In the scenario that I have set out, I wonder if we have slightly more time to review the way in which we use, and explore for, shale gas. I am sure that it is the right thing to be doing, but the gas that has been referred to is not as great as it might have been considered a couple of years ago. That is not to say that I am not in favour of shale gas exploration, because clearly I am. However, I wonder whether the Minister can tell us a little more about the costs involved, or if there are costs that I missed in the impact assessment, because of the decline in the cost of oil and gas, and whether fracking has less of a drive than it perhaps had a little while ago when energy costs were so expensive. I can well understand if the Minister wishes to write to me on that because it might be argued that that is why we are having this debate today. I thought it was important to include it because certainly we need to be looking to the future for a sustainable supply of gas—shale is but one option—and at the same time having a very balanced approach to the biodiversity of the land above the soil and obviously, as noble Lord, Lord Judd, said, to that beneath. I take the point that it is a long way down; it is in fact metres, not feet.
I have raised one or two questions in the broader context and I wonder whether there is slightly less pressure than there was in the circumstance before. It gives us a wonderful opportunity to use the shale gas that is there to be used while at the same time ensuring that we use it in the wisest way and that we have time to review how that development is going. If there are issues on which the Minister does not have briefing, I am more than happy for him to write to me later on.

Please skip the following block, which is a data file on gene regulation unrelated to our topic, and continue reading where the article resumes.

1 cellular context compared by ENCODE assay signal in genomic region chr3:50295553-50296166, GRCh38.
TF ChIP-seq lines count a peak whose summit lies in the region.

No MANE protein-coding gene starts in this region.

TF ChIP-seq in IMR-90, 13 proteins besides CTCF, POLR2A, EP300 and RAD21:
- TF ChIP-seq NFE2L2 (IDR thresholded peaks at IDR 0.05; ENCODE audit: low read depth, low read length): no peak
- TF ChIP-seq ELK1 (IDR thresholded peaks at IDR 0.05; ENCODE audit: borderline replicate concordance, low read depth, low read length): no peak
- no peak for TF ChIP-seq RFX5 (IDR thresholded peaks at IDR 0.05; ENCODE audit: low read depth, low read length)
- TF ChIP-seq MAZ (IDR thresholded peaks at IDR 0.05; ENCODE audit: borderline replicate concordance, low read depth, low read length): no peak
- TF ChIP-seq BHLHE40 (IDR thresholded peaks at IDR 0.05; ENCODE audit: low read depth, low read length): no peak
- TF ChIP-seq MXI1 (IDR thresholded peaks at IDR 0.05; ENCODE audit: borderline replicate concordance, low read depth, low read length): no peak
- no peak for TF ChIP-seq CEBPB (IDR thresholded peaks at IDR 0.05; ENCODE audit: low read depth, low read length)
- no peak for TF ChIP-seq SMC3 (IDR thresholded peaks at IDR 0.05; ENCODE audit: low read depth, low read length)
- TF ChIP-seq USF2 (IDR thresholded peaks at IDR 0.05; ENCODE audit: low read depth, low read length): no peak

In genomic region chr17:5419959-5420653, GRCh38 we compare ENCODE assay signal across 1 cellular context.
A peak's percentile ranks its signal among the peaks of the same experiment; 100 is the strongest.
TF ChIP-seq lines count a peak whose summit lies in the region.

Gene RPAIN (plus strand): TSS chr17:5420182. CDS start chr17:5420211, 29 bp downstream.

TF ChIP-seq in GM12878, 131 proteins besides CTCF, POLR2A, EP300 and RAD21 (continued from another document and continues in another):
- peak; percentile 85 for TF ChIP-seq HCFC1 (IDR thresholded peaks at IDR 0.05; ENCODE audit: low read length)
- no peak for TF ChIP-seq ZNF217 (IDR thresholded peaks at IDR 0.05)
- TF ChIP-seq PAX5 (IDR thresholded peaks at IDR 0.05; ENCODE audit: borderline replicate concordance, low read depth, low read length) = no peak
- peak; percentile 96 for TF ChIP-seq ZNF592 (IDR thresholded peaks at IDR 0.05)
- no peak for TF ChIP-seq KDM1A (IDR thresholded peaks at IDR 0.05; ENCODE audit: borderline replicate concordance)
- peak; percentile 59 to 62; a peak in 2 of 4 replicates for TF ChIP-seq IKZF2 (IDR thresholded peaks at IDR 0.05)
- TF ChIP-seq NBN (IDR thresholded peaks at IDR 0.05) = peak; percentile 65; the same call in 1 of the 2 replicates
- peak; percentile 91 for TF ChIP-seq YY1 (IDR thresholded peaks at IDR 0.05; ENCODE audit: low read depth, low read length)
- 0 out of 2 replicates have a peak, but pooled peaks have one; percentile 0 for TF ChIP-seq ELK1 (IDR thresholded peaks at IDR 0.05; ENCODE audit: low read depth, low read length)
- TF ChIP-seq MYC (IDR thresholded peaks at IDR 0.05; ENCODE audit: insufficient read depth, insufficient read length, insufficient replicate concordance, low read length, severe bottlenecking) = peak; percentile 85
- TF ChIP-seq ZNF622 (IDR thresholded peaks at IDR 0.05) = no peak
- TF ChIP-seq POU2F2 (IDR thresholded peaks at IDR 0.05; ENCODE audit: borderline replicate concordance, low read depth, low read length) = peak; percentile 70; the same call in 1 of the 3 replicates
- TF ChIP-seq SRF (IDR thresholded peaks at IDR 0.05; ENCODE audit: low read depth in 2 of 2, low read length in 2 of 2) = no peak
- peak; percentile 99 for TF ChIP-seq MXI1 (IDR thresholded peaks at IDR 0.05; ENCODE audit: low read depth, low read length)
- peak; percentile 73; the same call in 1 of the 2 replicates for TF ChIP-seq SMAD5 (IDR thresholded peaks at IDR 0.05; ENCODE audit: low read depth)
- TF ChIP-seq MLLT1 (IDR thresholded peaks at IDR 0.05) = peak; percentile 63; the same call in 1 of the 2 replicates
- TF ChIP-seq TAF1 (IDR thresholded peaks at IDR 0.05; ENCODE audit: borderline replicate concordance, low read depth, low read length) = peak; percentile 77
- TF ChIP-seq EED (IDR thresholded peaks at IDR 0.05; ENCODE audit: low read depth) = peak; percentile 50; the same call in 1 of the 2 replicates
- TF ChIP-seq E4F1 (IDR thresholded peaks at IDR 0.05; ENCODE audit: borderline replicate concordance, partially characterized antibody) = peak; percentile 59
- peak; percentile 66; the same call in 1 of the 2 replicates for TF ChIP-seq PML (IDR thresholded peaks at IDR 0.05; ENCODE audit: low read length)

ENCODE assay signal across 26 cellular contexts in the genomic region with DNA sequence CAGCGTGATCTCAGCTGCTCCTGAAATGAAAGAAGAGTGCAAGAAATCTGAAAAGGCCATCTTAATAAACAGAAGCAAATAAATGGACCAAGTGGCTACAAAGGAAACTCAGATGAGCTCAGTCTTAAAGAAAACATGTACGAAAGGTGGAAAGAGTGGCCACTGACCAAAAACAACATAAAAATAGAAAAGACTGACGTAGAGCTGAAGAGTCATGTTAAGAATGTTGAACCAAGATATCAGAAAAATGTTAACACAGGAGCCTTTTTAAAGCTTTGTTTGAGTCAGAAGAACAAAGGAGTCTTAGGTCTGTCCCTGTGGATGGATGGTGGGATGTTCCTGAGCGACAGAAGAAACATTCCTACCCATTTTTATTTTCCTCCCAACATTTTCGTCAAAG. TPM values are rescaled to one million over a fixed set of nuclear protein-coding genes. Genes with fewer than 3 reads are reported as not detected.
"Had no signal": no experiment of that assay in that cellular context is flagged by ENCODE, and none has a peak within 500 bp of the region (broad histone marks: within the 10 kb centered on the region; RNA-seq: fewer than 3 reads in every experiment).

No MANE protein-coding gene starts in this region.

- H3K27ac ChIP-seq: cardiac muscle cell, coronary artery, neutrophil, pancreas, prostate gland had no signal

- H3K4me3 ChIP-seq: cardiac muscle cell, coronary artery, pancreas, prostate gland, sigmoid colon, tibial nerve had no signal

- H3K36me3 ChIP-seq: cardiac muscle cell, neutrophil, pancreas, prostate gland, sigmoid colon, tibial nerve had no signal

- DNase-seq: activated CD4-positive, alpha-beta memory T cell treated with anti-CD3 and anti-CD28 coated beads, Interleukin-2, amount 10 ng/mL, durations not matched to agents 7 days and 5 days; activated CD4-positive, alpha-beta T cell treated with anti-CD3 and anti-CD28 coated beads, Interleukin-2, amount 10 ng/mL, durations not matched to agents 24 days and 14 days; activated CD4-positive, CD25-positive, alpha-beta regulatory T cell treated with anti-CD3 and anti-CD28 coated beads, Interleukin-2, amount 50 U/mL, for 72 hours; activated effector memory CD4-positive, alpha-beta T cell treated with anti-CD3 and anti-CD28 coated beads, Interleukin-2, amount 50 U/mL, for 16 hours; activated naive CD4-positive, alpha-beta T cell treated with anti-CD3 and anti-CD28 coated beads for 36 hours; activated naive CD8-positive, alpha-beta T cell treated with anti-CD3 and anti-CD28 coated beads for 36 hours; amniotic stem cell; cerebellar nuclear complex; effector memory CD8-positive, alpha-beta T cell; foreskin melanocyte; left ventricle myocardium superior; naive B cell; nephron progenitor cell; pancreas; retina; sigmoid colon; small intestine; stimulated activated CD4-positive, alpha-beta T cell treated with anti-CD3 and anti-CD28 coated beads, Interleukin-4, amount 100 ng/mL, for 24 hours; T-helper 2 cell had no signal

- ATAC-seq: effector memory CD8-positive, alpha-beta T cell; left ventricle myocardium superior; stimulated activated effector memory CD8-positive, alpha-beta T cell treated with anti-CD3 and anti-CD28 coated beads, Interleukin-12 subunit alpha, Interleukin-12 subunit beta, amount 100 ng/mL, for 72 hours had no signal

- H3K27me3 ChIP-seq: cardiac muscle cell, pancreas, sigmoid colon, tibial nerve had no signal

I thank the Minister for his explanation of the regulations. He has explained the Government’s approach to providing added protections and assurances relating to the major public concerns regarding fracking in environmentally sensitive areas around water catchment zones, national parks, areas of outstanding natural beauty and world heritage sites. We regard this as largely beside the point, though, so we have severe reservations about these regulations.
The point is that from the passage of the Infrastructure Bill earlier this year in the other place the outlined areas were thought to have been excluded altogether from fracking explorations and production. As has been said, the Secretary of State is quoted as agreeing that there will be an outright ban on fracking in natural parks and these other environmentally sensitive areas. This is rightly leading to grave public concerns. It cannot be bypassed by, in these regulations, permitting fracking to proceed with only the added conditionality of being driven further underground. Quite simply, there was agreement that there would be no-go areas within which fracking would not take place, and with these regulations the Government are now backtracking.